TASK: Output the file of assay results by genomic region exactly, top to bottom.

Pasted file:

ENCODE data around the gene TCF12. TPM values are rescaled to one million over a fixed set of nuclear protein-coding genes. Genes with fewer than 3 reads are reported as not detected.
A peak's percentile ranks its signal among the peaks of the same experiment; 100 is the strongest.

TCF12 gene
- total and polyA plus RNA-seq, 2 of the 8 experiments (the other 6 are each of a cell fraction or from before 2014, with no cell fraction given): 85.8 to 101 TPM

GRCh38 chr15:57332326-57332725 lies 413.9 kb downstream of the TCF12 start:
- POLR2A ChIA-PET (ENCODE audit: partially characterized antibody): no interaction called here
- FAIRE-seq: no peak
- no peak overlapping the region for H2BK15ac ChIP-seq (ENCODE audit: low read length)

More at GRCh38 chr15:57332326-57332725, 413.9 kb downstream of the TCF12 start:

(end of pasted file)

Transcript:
ENCODE data around the gene TCF12. TPM values are rescaled to one million over a fixed set of nuclear protein-coding genes. Genes with fewer than 3 reads are reported as not detected.
A peak's percentile ranks its signal among the peaks of the same experiment; 100 is the strongest.

TCF12 gene
- total and polyA plus RNA-seq, 2 of the 8 experiments (the other 6 are each of a cell fraction or from before 2014, with no cell fraction given): 85.8 to 101 TPM

GRCh38 chr15:57332326-57332725 lies 413.9 kb downstream of the TCF12 start:
- POLR2A ChIA-PET (ENCODE audit: partially characterized antibody): no interaction called here
- FAIRE-seq: no peak
- no peak overlapping the region for H2BK15ac ChIP-seq (ENCODE audit: low read length)

More at GRCh38 chr15:57332326-57332725, 413.9 kb downstream of the TCF12 start: